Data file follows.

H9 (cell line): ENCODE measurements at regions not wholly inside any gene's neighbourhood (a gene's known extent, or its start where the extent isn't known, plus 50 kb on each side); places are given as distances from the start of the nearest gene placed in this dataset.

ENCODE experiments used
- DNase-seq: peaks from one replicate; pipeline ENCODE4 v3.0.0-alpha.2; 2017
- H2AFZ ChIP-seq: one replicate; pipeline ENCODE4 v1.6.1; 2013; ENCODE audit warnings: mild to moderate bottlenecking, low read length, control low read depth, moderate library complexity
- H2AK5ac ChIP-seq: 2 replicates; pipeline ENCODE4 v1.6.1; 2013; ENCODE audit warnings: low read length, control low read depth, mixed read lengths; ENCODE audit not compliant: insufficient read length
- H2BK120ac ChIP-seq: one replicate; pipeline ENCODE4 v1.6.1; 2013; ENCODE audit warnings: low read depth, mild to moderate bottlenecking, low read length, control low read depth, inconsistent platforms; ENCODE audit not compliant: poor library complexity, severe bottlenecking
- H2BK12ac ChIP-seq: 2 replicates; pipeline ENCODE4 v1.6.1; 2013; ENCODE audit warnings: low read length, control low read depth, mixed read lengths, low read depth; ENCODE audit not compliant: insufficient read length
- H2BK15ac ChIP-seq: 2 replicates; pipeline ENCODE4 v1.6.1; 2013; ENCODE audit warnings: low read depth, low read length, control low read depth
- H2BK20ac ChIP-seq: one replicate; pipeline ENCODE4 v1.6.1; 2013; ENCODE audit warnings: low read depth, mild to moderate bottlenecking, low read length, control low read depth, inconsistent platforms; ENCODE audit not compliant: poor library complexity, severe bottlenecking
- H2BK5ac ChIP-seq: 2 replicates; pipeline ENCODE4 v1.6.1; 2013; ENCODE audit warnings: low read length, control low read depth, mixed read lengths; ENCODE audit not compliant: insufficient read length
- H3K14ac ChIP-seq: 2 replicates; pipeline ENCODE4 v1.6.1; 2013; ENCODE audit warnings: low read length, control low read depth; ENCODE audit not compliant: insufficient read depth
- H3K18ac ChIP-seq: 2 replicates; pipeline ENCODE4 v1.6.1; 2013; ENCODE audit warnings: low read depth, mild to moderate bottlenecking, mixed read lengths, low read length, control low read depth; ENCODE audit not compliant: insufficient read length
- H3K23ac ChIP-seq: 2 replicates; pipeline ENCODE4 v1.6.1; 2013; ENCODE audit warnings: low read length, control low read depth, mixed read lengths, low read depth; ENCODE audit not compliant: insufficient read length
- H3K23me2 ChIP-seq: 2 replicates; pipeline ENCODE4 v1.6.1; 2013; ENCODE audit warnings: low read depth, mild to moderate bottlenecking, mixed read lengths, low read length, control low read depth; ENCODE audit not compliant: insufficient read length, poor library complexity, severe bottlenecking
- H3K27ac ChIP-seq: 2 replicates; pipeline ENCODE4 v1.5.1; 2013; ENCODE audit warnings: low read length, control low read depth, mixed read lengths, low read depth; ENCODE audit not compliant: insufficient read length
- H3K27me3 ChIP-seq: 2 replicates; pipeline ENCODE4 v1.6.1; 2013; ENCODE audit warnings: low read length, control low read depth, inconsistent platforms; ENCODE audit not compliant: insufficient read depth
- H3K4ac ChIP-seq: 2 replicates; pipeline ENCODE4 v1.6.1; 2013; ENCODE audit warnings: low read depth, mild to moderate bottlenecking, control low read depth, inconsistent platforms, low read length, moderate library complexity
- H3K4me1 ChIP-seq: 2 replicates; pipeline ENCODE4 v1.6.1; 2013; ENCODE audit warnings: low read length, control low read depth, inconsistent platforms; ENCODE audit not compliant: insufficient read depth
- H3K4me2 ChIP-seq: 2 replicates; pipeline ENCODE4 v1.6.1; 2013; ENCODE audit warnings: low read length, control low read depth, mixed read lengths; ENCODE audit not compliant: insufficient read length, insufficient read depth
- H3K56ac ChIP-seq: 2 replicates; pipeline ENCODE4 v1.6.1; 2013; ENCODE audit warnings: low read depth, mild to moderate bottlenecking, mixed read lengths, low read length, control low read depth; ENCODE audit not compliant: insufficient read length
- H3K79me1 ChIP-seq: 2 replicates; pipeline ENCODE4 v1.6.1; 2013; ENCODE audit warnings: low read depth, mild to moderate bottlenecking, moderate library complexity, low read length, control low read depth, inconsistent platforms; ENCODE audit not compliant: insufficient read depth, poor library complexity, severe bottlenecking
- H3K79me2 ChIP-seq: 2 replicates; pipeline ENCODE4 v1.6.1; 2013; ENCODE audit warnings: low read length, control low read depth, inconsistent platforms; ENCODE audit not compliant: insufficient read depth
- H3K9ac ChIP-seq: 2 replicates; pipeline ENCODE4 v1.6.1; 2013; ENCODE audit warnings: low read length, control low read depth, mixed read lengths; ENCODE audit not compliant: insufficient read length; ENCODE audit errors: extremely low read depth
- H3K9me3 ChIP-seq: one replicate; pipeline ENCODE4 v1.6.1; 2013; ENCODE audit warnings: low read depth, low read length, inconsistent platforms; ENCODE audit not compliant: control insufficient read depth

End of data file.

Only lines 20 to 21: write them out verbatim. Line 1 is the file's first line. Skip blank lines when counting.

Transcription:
- H3K56ac ChIP-seq: 2 replicates; pipeline ENCODE4 v1.6.1; 2013; ENCODE audit warnings: low read depth, mild to moderate bottlenecking, mixed read lengths, low read length, control low read depth; ENCODE audit not compliant: insufficient read length
- H3K79me1 ChIP-seq: 2 replicates; pipeline ENCODE4 v1.6.1; 2013; ENCODE audit warnings: low read depth, mild to moderate bottlenecking, moderate library complexity, low read length, control low read depth, inconsistent platforms; ENCODE audit not compliant: insufficient read depth, poor library complexity, severe bottlenecking